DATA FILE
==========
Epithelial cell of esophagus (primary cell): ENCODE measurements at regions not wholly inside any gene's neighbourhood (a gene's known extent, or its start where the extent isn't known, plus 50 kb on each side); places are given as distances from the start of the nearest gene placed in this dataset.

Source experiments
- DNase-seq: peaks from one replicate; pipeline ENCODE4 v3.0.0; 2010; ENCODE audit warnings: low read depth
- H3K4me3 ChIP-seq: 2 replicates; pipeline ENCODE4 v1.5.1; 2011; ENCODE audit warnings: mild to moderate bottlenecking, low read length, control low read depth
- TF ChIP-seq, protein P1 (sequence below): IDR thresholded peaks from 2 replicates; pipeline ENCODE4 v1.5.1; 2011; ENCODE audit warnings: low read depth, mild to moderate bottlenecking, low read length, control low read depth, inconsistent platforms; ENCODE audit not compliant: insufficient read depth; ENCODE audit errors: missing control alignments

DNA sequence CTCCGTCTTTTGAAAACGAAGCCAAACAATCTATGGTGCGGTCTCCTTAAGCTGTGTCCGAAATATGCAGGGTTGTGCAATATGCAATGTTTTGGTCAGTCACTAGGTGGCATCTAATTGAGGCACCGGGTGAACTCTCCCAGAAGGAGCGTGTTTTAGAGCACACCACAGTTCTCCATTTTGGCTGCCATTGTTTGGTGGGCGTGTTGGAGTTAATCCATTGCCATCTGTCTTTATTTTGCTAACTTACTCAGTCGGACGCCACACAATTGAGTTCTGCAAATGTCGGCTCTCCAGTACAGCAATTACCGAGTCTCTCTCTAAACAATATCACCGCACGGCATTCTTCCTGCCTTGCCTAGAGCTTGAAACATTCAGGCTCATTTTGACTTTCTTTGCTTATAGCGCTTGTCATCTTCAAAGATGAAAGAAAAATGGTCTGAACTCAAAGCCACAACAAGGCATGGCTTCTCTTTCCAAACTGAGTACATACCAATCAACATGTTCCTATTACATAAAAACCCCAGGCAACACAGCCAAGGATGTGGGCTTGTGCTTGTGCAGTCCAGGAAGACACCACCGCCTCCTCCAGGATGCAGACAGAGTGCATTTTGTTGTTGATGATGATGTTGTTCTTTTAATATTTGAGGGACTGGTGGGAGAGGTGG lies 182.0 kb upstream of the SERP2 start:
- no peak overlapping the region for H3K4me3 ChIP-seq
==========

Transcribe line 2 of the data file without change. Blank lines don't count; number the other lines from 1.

Source experiments